The Spring Budget 2024

On Wednesday, 6 March, the Chancellor of the Exchequer, Jeremy Hunt, presented the UK Government’s Spring Budget. In the Budget, the Government addresses various economic challenges, including post-pandemic recovery and global inflation. To tackle these issues, they’re implementing policies outlined in their 2023 goals, such as reducing inflation, bolstering growth, and decreasing debt. The Spring Budget aims to continue this trajectory by introducing measures to further lower inflation, which will result in increased real wages and improved living standards. Additionally, tax cuts are being proposed to support the workforce and stimulate economic growth.


The Government is proposing a wide array of actions in the Spring Budget, some of the most important are:

  • Increasing VAT thresholds For SMEs

From April 1st, 2024, the VAT registration threshold will increase from £85,000 to £90,000, and the deregistration threshold will increase from £83,000 to £88,000; these thresholds will then be frozen at these levels.

  • One-year extension of the energy windfall tax

The windfall tax on North Sea oil and gas companies’ profits is extended for another year, aiming to raise an anticipated £1.5bn. Initially implemented in May 2022 following Russia’s full-scale invasion of Ukraine, which led to surging gas prices and boosted producers’ profits. The tax was slated to end in March 2028 but will now continue until 2029.

  • Introducing a new UK ISA

The Government is launching a new UK Individual Savings Account and British Savings Bonds to encourage savings and bolster investment in the UK, offering individuals a £5,000 allowance alongside the existing £20,000 ISA allowance to invest in tax-free UK-focused assets. Consultation on the specifics of the UK ISA will be conducted to ensure its effectiveness in supporting savers and promoting UK retail investment opportunities.

  • Annual 1% increase in day-to-day public spending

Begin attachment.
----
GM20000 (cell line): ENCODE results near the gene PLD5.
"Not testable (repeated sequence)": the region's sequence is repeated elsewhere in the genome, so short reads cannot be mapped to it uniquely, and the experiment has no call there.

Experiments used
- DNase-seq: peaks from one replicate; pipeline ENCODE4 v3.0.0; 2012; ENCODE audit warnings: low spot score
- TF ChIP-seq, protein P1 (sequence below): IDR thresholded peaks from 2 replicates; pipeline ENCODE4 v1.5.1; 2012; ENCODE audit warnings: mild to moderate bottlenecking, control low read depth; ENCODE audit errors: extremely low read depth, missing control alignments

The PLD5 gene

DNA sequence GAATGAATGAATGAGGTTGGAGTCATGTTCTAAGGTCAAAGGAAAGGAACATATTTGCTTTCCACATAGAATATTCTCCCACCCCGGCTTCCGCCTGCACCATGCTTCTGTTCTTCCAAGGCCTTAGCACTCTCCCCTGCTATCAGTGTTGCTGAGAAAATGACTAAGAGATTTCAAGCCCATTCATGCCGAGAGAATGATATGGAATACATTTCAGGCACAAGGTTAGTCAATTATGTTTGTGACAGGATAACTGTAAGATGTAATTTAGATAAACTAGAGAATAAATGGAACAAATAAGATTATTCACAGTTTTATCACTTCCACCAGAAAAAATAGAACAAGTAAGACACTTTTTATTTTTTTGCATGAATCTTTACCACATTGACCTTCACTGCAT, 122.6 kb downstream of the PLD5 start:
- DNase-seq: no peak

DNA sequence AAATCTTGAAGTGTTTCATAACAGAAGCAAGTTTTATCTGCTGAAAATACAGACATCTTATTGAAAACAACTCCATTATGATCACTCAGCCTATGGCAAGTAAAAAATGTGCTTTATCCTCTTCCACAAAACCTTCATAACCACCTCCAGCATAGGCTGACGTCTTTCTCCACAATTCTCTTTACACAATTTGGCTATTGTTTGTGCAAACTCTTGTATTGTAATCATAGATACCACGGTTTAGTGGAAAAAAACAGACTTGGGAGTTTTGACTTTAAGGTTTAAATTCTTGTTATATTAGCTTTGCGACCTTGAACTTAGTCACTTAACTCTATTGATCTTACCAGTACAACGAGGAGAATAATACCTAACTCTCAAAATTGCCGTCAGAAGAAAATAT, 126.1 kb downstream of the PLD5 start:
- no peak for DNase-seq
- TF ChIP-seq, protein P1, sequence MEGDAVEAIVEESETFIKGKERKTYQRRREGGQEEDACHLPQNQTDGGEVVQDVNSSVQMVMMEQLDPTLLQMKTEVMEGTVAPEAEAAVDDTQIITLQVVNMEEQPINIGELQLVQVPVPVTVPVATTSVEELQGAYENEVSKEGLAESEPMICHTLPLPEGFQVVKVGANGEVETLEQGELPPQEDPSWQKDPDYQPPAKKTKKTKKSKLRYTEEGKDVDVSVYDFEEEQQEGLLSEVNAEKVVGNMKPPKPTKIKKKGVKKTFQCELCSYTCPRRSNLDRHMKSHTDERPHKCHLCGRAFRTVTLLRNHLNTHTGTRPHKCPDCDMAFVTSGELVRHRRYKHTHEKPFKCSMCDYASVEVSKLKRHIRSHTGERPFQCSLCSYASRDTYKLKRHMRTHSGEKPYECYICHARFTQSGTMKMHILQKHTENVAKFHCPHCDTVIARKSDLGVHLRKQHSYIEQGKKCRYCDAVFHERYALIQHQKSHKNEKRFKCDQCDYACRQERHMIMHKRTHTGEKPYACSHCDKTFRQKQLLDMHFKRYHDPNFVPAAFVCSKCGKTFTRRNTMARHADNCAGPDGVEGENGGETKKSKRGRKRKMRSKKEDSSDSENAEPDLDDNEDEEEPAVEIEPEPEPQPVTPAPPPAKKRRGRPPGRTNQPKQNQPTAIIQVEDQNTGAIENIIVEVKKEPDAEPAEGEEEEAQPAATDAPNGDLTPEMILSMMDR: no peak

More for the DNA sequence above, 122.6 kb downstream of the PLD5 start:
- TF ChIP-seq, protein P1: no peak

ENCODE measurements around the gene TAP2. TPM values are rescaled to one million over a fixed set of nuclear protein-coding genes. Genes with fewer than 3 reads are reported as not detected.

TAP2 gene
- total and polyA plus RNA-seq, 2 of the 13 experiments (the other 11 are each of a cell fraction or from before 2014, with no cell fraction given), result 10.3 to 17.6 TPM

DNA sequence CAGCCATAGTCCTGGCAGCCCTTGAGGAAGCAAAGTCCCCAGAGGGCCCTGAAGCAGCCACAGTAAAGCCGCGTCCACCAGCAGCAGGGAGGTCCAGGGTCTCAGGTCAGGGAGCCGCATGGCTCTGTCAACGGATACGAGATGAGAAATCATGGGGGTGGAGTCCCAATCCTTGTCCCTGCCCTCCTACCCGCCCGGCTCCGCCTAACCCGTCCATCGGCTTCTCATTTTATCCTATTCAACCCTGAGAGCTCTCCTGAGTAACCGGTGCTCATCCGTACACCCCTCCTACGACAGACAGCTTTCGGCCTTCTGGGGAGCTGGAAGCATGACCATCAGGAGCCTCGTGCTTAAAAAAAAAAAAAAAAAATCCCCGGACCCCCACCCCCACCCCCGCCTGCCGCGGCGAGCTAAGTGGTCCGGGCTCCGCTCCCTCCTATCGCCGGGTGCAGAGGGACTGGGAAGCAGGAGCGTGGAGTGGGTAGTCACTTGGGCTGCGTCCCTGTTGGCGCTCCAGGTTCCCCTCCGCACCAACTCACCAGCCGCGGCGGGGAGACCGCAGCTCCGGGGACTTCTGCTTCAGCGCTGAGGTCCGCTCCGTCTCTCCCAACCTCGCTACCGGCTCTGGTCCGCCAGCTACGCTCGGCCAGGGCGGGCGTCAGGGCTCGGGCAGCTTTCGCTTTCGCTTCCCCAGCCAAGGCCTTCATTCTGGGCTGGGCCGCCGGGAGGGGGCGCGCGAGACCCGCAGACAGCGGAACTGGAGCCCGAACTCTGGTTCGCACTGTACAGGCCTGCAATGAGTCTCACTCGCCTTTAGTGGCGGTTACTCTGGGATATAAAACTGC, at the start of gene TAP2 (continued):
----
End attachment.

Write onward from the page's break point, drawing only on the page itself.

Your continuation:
After 2024-25, departmental day-to-day spending in real terms will increase by an average of 1% annually. Meanwhile, departmental capital spending will adhere to the cash profile outlined in the Autumn Statement 2023, adjusting for new productivity commitments. Consequently, total departmental spending is projected to be £86 billion higher in real terms by 2028-29 compared to the beginning of this Parliament (2019-20).

  • Removing the ‘non-dom’ tax status

In an effort to alleviate tax burdens on the working populace, the government aims to impose a slightly higher tax on those with greater financial means by eliminating tax regulations for non-UK domiciled individuals, or non-doms, and instituting a residence-based system. The objective is to establish a contemporary framework where all UK residents residing in the country for more than four years are subject to equal taxation on their foreign income and gains, irrespective of their domicile status, fostering a streamlined, equitable, and competitive tax regime.

  • Abolishing the Multiple Dwellings Relief

From 1 June 2024. The Government is scrapping Multiple Dwellings Relief in the Stamp Duty Land Tax regime due to an external evaluation showing it doesn’t effectively support investment in the private rented sector. Transactions with contracts exchanged on or before 6th March 2024 will retain the relief, regardless of completion date, as will other purchases completed before 1st June 2024, with the government consulting the agricultural industry to address any sector-specific impacts.

  • Cutting National Insurance Rates

From 6 April 2024, the government will reduce the main rate of employee National Insurance by 2p, lowering it from 10% to 8%. Additionally, the main rate of self-employed National Insurance will decrease to 6%.

  • Fuel and Alcohol duties are left unchanged 

The government keeps fuel duty rates unchanged for another year by extending the temporary 5p reduction and scrapping the planned inflation-linked increase for 2024-25. Additionally, the government is prolonging the freeze on alcohol duty from 1 August 2024 to 1 February 2025.


To read the Spring Budget in full or any of its supplementary documents, you can follow this link.

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